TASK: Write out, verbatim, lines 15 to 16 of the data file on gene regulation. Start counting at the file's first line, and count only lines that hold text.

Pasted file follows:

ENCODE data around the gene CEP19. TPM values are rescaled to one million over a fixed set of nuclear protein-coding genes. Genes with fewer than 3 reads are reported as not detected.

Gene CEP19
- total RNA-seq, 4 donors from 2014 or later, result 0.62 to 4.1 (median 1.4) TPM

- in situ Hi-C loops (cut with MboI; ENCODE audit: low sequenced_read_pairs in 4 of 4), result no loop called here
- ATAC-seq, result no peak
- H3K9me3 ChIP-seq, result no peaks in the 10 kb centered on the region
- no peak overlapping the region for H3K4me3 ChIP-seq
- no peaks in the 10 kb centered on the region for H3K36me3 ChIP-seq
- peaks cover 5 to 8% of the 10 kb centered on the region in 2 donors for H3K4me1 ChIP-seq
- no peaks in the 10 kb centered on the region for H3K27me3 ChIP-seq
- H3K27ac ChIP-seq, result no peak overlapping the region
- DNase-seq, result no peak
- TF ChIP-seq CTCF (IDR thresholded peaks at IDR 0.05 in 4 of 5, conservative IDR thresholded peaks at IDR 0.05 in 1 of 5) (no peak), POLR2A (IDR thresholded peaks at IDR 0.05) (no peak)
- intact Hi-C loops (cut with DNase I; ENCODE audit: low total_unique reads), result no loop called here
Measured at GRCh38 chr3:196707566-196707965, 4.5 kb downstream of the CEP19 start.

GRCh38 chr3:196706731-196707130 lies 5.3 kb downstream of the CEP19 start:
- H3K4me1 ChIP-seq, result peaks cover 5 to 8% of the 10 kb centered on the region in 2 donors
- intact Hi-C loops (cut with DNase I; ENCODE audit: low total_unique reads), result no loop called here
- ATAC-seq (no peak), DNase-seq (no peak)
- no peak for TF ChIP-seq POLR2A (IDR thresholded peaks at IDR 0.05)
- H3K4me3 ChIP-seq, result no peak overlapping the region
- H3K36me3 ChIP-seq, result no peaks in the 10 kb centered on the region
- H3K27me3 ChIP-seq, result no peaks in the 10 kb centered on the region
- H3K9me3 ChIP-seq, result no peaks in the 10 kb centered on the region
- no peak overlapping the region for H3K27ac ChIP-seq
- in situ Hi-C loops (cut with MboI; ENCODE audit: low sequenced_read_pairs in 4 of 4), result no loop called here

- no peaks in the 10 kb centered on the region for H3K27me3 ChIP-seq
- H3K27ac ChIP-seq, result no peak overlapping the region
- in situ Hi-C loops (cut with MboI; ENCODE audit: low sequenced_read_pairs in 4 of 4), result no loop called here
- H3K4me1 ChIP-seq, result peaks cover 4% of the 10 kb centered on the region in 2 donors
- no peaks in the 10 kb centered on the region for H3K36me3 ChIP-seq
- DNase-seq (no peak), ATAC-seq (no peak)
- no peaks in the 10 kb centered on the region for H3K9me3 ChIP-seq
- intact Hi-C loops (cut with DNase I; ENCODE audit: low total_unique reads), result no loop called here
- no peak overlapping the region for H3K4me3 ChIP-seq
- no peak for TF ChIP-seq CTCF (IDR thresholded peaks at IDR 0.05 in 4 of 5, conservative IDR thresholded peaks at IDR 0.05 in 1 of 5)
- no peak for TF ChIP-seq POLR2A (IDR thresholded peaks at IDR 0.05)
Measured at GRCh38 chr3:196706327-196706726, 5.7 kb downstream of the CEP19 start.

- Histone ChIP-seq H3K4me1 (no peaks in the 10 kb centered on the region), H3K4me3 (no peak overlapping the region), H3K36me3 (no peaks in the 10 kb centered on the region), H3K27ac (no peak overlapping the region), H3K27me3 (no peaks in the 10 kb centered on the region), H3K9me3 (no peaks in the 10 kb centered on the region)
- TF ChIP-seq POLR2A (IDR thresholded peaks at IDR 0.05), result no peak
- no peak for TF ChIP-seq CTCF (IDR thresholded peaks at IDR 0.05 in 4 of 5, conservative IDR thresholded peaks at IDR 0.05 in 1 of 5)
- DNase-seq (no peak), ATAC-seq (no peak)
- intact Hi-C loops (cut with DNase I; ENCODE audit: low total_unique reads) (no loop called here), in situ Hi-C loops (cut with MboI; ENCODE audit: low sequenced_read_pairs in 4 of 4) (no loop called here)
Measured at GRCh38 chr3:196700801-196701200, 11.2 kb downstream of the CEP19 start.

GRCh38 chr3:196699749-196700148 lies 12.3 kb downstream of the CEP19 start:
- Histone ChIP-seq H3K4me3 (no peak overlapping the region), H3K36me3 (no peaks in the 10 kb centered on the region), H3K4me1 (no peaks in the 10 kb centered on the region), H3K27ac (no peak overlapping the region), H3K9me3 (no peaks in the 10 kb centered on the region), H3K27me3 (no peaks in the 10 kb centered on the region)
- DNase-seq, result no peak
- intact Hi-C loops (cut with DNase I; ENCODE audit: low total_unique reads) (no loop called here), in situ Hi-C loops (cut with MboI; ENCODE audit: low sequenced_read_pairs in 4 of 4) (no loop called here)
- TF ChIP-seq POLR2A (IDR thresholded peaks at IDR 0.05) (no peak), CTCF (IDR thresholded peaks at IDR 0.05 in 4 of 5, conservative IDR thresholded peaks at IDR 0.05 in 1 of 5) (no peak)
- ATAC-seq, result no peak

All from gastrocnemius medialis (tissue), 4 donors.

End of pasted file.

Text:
Measured at GRCh38 chr3:196707566-196707965, 4.5 kb downstream of the CEP19 start.

GRCh38 chr3:196706731-196707130 lies 5.3 kb downstream of the CEP19 start: